Students Staff

Professional Doctorates

We are no longer accepting new students onto the Professional Doctorate programme. Please contact the Director of Graduate Studies, Dr Kevin Lu, if you require further information:

  • Course structure

    The doctorate programme consists of:

    Clinical training

    The clinical training component is undertaken with an appropriate psychotherapy training organisation and leads to registration with the British Psychoanalytic Council (BPC) or the Council for Psychoanalysis and Jungian Analysis (CPJA), which is a college of the United Kingdom Council for Psychotherapy (UKCP).

    Research component

    The research component, normally three years of part-time study, offers a structured method of continuing professional development aimed at enhancing research skills and contributing to the development of the field. It consists of methodology seminars, a research workshop, and writing under supervision a 40,000-word thesis (approximately half that of a PhD thesis). The research component on each of the three professional doctorate programmes will be the same (the same taught component plus supervision).

    Research thesis

    In addition to the clinical training and research component, you write a research thesis. Research for the thesis can be carried out in any area of psychoanalytic, psychodynamic or analytical psychology, subject to the availability of suitably qualified supervisors.

    Research in the context of a professional doctorate should be of relevance to clinical practice and should in some form contribute to the field of clinical work. It should show either how the research derives from clinical practice or how it enhances clinical practice.

    In some cases, the nature of the research for a professional doctorate will be indistinguishable from research for a PhD, especially when the clinical process itself is not the source of data (for example, in conceptual, historical and outcome studies).

    In cases where the clinical process itself generates the data, such as the use of one or a small number of detailed case reports or the use of psychodynamic observation and interviews, there are particular methodological issues unique to clinical research. This course aims to explore and develop research in the clinical domain in particular.

    Duration of course

    Normally three years of part-time study. If you can demonstrate your readiness, you may apply to submit your thesis after two years. Application for early submission is done by requesting an additional supervisory board after the fourth term of study.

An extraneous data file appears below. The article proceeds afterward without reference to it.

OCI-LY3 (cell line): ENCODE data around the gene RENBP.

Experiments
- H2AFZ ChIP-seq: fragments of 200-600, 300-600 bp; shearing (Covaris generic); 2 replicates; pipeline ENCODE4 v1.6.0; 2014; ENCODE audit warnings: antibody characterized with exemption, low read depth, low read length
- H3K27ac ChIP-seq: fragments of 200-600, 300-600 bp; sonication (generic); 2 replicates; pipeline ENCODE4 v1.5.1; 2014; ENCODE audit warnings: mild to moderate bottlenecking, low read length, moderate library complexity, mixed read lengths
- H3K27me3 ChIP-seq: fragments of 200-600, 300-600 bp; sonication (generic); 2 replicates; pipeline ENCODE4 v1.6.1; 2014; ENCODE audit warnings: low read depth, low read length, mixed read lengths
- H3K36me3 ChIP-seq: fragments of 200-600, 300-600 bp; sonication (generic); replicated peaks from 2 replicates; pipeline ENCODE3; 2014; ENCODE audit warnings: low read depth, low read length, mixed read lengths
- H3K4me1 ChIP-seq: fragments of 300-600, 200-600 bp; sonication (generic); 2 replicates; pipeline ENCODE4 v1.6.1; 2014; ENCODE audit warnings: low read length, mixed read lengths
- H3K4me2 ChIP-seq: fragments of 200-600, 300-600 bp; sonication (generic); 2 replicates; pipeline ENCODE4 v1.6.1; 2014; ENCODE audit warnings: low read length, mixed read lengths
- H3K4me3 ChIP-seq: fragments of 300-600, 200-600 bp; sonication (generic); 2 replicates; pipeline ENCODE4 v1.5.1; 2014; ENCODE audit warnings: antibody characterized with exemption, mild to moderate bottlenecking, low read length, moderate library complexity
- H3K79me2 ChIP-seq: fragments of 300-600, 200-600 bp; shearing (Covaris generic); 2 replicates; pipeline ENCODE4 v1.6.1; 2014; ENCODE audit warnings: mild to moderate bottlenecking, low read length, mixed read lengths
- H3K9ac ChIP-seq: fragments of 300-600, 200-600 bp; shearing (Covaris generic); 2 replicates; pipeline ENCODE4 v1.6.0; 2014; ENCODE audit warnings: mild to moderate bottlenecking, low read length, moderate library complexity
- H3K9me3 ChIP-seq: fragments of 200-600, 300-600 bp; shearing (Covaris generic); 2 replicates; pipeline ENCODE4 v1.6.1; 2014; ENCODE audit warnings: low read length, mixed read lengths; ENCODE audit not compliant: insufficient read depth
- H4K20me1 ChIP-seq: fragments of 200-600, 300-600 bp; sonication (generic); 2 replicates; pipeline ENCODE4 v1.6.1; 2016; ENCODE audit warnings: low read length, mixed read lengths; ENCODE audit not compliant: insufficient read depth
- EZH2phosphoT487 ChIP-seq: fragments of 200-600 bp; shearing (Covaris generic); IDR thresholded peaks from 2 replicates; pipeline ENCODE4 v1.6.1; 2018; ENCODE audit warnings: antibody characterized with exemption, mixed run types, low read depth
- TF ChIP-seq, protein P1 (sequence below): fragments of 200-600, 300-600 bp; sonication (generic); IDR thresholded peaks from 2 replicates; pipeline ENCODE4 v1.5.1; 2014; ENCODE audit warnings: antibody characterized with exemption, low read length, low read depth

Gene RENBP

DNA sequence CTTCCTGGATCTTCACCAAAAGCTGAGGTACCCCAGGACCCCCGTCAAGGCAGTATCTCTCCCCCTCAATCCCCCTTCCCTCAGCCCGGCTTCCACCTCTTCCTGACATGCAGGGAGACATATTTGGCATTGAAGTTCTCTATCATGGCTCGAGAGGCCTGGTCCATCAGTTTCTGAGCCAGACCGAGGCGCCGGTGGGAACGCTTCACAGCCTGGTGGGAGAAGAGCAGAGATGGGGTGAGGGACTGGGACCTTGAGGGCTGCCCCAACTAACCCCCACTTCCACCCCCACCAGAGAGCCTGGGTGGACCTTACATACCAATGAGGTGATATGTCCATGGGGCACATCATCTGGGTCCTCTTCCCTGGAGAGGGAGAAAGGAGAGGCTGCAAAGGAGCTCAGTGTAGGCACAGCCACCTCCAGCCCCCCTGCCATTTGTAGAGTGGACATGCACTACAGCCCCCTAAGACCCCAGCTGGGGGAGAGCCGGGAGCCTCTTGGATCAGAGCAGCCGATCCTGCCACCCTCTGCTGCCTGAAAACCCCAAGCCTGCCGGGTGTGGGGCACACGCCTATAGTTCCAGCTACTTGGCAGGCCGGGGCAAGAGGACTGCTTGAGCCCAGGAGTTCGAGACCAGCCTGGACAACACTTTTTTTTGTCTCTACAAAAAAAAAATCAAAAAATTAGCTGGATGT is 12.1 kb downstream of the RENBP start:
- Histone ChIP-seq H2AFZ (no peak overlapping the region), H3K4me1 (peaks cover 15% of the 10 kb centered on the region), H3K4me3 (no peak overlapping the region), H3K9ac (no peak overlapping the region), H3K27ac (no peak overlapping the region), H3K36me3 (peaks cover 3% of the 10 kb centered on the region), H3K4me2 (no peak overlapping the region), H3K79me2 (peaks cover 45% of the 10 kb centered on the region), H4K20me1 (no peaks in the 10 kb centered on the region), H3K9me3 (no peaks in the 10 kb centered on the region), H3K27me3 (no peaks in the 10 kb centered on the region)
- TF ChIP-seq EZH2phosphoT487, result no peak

• Course content

    First year

    Psychoanalytic Methodology seminars

    This course covers the major epistemological and methodological issues in doing clinical research from a psychoanalytic and Jungian perspective, and aims at teaching a critical approach to the way in which psychoanalytic thinking (from a Freudian, Jungian and Kleinian perspective) generates knowledge. The course, which consists of a two-hour seminar every fortnight during the autumn and spring terms, is taught by our Department staff and guest lecturers.

    Psychoanalytic Methodology research workshop

    This workshop takes place two to three times per term, on alternate weeks with the Psychoanalytic Methodology course and is taught by our Department staff. The workshop comprises both practical research methods teaching and student presentations, and supplements the research methodology seminars. The aim of the workshop is to help you prepare your own research thesis and introduce you to the fundamental aspects of undertaking a research project, including:

    • developing a research question
    • using databases and carrying out a literature review
    • writing a research proposal
    • ethics and informed consent
    • on-going discussion of student projects.

    Individual supervision

    You are allocated an individual supervisor (a member of the University staff or an approved associate supervisor) at the beginning of the scheme, but the supervisor may be changed when the topic of the research is settled (no later than the start of the summer term of the first year).